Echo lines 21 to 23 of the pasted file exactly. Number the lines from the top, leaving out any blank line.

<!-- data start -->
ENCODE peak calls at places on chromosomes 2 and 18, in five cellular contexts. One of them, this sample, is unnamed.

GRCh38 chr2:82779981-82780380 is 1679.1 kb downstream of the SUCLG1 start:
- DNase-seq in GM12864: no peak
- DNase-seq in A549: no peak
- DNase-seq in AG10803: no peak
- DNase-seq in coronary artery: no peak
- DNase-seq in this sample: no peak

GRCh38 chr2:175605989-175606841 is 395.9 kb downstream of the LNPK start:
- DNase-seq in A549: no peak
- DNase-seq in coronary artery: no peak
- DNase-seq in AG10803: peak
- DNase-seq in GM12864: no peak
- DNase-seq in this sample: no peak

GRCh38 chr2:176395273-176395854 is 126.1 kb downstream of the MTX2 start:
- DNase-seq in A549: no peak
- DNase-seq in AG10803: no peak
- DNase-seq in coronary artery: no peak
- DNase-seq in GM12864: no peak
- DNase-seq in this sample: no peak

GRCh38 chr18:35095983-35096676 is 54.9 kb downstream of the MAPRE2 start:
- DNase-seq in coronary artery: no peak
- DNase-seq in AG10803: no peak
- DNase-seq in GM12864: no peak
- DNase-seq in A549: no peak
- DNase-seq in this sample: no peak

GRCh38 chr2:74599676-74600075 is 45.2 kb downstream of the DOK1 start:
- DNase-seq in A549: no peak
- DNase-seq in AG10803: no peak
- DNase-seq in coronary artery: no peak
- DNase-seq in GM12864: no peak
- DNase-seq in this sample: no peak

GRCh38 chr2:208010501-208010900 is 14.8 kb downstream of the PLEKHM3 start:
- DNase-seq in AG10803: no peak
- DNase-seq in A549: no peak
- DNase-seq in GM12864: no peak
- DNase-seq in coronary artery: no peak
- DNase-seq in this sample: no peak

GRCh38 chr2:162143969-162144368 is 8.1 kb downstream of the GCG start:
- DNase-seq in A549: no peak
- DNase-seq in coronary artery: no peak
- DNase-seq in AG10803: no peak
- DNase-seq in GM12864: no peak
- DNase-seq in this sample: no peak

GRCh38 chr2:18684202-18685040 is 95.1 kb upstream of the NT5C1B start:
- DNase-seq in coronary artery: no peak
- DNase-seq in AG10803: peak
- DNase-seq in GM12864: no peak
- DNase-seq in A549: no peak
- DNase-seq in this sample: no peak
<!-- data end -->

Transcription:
- DNase-seq in coronary artery: no peak
- DNase-seq in AG10803: no peak
- DNase-seq in GM12864: no peak